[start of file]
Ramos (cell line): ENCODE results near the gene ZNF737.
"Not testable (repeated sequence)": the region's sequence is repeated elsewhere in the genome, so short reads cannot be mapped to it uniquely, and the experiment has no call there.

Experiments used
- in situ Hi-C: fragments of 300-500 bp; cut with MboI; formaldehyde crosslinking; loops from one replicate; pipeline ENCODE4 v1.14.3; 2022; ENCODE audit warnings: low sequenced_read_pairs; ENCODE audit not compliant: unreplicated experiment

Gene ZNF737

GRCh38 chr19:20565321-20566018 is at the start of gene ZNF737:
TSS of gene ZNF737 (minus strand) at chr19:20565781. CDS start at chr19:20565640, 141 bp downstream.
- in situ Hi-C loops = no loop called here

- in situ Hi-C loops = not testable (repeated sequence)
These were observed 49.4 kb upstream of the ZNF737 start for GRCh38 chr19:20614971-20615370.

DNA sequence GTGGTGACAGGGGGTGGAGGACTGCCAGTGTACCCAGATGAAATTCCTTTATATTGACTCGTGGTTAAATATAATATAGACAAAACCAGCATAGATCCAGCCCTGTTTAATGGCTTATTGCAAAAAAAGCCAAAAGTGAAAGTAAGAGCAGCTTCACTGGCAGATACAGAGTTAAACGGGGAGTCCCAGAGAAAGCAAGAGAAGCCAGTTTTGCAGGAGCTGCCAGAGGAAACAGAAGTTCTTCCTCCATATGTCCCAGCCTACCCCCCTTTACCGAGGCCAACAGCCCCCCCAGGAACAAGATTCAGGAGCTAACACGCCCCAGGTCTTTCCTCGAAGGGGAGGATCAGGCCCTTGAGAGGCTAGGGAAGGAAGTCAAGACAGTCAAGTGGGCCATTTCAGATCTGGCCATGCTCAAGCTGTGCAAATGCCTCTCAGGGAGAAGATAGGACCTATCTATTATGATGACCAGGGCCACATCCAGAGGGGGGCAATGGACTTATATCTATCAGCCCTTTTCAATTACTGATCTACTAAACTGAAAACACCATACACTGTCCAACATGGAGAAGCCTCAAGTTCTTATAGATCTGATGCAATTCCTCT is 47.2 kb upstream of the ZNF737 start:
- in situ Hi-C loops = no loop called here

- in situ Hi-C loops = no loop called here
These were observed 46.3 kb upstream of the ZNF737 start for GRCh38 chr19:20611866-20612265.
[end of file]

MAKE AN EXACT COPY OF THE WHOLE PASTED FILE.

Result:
Ramos (cell line): ENCODE results near the gene ZNF737.
"Not testable (repeated sequence)": the region's sequence is repeated elsewhere in the genome, so short reads cannot be mapped to it uniquely, and the experiment has no call there.

Experiments used
- in situ Hi-C: fragments of 300-500 bp; cut with MboI; formaldehyde crosslinking; loops from one replicate; pipeline ENCODE4 v1.14.3; 2022; ENCODE audit warnings: low sequenced_read_pairs; ENCODE audit not compliant: unreplicated experiment

Gene ZNF737

GRCh38 chr19:20565321-20566018 is at the start of gene ZNF737:
TSS of gene ZNF737 (minus strand) at chr19:20565781. CDS start at chr19:20565640, 141 bp downstream.
- in situ Hi-C loops = no loop called here

- in situ Hi-C loops = not testable (repeated sequence)
These were observed 49.4 kb upstream of the ZNF737 start for GRCh38 chr19:20614971-20615370.

DNA sequence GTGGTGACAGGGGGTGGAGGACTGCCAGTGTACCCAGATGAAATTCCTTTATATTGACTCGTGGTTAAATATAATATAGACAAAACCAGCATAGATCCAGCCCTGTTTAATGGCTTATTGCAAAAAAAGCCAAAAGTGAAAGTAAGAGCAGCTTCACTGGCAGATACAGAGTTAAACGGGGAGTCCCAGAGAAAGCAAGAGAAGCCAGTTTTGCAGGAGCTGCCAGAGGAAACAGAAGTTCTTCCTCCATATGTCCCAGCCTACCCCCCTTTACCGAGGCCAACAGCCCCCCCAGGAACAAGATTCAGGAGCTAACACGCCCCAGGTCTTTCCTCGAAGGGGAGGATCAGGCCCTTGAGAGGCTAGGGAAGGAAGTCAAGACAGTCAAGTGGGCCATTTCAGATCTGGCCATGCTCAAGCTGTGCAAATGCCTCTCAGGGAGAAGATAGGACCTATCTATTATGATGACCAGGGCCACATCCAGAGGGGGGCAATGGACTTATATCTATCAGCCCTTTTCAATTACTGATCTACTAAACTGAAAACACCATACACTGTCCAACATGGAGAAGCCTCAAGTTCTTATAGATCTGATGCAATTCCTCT is 47.2 kb upstream of the ZNF737 start:
- in situ Hi-C loops = no loop called here

- in situ Hi-C loops = no loop called here
These were observed 46.3 kb upstream of the ZNF737 start for GRCh38 chr19:20611866-20612265.